Of course, when a user screws the projector into a light socket, they're a little limited as to where they can point it. If the light socket is in the ceiling, Beam can only cast an image straight down. If it's in a standing lamp, the image will go straight up. Of course, there are plenty of lights that are adjustable, which are the ones that seem like they'd work best.
The creators left one side of Beam slightly flat, allowing users to place the projector on a flat surface. A traditional power cable is required to use it in this way. This should offer quite a bit of flexibility to users.
It's also an always-connected device, which means it can be used to do more than just watch movies and TV shows (though it promises to do a great job of that, with the 100-lumen, 12x LED bulb).
The team behind it is creating an app that allows users to set up If Then statements that cause Beam to do things automatically. For example, users could say "If it's 7:00 AM, Then turn on and show me the weather."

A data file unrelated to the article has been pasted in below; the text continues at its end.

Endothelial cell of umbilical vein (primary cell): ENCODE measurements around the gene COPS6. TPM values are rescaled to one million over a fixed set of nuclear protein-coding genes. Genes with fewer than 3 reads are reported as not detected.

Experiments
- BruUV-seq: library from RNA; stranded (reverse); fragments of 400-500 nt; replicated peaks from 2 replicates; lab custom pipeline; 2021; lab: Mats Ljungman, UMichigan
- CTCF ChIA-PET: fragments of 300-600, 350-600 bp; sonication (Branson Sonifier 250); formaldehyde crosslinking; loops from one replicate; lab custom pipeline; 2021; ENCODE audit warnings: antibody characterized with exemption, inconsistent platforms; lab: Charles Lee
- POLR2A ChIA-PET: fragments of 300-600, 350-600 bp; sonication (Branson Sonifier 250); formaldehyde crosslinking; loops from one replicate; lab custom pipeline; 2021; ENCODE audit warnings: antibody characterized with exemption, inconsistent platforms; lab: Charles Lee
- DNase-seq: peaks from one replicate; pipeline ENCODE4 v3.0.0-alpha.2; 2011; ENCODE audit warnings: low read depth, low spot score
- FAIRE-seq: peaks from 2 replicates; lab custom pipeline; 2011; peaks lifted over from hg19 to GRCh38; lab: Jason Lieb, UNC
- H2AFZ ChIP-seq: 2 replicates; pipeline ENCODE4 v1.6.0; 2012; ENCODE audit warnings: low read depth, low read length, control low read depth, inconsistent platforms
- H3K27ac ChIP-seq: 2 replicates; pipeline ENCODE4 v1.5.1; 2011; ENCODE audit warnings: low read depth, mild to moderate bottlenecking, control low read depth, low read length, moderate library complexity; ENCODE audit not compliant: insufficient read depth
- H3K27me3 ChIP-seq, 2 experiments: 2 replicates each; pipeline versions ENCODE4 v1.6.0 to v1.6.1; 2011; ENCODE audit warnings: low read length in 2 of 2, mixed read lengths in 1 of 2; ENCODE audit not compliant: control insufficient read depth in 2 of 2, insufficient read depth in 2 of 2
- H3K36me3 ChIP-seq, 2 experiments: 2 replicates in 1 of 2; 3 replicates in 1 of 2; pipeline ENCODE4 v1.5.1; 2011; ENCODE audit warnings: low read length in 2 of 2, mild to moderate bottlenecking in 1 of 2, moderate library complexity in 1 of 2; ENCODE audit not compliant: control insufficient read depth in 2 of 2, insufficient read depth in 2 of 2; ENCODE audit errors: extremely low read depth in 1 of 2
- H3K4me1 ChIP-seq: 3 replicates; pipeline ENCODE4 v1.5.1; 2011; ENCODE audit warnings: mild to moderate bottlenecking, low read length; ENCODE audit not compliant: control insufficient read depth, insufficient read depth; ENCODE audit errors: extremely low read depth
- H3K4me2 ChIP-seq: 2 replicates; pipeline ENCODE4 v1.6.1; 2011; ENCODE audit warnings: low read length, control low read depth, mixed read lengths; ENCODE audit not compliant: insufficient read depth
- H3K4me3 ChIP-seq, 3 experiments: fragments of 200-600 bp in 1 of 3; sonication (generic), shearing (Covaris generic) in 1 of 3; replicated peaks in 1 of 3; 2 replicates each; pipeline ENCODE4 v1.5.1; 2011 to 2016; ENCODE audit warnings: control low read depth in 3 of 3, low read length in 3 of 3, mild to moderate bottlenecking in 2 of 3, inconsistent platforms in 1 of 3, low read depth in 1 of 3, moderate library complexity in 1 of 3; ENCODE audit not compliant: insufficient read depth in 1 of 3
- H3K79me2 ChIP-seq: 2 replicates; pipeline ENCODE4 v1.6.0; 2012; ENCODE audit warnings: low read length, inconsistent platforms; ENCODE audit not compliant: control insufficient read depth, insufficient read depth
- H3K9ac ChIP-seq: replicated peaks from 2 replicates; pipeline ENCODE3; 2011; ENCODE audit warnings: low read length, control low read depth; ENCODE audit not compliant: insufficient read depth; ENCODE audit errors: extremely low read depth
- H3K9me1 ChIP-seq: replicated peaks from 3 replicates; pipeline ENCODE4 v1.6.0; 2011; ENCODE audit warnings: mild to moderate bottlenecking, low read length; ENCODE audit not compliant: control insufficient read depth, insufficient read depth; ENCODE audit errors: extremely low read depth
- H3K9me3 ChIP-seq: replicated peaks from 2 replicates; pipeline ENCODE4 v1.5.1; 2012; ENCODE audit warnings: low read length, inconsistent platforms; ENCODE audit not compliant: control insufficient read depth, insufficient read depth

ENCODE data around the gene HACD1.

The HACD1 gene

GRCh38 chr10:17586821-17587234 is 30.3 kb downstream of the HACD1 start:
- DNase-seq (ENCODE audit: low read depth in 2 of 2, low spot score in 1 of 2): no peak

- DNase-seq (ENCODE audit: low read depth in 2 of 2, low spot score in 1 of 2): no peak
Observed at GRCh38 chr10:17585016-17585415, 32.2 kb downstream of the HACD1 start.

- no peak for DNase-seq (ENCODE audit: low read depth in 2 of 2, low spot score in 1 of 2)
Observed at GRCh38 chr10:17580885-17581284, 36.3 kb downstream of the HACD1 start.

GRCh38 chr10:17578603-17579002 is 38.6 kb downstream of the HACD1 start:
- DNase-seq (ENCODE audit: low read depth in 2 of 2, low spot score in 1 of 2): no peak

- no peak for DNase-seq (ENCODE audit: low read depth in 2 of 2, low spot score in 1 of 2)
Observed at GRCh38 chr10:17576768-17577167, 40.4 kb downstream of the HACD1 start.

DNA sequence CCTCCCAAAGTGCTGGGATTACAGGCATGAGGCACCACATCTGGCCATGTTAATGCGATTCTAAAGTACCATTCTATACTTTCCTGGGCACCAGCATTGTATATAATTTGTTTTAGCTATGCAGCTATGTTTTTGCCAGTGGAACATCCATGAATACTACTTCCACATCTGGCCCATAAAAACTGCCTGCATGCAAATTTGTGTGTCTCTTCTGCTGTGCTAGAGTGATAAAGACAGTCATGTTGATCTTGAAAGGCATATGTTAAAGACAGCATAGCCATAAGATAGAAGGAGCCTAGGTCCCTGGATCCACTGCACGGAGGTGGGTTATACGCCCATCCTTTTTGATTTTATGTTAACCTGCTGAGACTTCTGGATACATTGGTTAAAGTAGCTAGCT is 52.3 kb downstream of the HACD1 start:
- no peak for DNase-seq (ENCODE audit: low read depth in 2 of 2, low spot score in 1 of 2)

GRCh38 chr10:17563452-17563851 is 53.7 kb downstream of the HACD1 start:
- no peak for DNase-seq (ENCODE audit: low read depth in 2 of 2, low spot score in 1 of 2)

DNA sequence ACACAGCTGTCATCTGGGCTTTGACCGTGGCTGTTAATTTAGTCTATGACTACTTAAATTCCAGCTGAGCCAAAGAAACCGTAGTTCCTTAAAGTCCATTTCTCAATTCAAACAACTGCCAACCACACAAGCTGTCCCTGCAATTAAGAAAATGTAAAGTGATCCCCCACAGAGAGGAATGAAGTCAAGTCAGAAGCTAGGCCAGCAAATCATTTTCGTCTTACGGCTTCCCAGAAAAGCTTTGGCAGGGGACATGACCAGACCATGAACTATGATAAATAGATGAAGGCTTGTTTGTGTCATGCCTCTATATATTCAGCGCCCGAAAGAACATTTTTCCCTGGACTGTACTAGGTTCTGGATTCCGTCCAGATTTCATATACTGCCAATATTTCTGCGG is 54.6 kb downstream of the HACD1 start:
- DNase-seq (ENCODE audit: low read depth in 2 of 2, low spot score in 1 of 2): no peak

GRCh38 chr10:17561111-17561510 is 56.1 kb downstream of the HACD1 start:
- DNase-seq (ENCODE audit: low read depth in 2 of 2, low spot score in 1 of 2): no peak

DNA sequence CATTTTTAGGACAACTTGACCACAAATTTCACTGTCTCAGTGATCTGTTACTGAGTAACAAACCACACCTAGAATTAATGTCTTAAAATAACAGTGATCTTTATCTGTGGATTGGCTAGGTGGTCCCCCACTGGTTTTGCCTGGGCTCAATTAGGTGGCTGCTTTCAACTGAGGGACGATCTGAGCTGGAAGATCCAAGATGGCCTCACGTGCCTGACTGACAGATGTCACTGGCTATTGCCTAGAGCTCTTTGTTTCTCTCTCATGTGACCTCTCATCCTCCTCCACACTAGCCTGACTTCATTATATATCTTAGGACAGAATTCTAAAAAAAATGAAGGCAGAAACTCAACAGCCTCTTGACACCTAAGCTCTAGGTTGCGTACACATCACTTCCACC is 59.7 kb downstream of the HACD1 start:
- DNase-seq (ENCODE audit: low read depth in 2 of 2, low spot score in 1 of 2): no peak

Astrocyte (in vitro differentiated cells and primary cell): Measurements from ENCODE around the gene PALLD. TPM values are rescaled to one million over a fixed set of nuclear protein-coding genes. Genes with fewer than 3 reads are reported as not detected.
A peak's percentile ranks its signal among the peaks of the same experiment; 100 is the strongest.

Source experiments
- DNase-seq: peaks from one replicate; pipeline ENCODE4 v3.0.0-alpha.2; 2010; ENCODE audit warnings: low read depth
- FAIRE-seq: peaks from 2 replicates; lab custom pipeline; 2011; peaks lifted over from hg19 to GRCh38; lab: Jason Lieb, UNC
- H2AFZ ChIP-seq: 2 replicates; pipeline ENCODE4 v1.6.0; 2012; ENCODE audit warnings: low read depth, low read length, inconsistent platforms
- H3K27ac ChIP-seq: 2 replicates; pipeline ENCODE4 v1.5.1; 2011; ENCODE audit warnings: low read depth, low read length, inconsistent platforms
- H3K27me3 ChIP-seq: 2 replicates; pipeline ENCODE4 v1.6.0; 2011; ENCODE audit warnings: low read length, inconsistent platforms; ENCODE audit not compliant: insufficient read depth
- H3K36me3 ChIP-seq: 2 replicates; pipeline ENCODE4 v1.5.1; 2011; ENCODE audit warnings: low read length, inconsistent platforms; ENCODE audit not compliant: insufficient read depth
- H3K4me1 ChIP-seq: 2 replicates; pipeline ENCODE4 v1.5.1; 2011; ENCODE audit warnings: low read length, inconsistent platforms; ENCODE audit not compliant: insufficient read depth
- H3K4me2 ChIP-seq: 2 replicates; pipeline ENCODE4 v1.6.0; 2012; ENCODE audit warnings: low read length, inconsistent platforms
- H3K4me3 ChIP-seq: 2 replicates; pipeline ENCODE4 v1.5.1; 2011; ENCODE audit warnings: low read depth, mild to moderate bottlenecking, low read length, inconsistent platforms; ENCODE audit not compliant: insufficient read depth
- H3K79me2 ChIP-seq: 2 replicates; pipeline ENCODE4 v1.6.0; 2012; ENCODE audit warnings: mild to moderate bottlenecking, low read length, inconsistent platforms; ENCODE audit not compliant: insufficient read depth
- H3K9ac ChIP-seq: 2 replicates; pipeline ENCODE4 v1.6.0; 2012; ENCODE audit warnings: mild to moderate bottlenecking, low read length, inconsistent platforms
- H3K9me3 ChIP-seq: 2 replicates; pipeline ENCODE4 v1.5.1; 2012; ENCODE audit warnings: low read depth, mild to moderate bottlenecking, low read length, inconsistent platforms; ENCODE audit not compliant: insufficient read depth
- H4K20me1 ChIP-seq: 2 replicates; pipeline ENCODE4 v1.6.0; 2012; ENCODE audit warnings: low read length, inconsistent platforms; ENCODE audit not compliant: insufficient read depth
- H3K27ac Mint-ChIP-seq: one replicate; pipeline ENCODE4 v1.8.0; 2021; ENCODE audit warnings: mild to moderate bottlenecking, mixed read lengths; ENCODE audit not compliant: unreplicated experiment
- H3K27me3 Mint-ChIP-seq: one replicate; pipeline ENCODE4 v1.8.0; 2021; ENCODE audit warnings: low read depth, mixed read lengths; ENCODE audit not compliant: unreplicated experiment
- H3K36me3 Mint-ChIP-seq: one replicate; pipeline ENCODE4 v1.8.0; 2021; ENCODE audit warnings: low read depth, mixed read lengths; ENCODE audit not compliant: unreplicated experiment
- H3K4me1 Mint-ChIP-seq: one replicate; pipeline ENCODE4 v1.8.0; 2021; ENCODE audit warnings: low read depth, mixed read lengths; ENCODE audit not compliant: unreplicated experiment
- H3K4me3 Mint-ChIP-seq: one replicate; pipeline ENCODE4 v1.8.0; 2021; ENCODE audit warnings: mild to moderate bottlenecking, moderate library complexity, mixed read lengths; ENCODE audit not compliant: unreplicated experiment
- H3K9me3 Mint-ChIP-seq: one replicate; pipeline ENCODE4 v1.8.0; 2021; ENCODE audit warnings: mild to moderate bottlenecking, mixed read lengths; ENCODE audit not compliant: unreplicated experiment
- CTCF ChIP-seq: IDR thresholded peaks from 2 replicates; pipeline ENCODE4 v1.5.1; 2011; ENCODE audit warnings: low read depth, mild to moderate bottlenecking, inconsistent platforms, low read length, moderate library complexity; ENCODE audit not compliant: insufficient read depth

Additionally, Beam is running Android, which means it can use a multitude of applications that you won't find on a projector that is meant for simply watching TV and movies. Though it's running Android on the device, the Beam app will be available on iOS as well.
The device features 8GB of storage for apps and videos, but there's no SD card slot for adding more storage down the line.
Beam Labs is seeking funding on Kickstarter. It's still early in its funding period and it's already over 25 percent of the way to its US$200,000 goal. Backers who would like to preorder a Beam can do so for a pledge of $399 with an estimated delivery date of October 2015.
The Kickstarter pitch video below provides more information on Beam.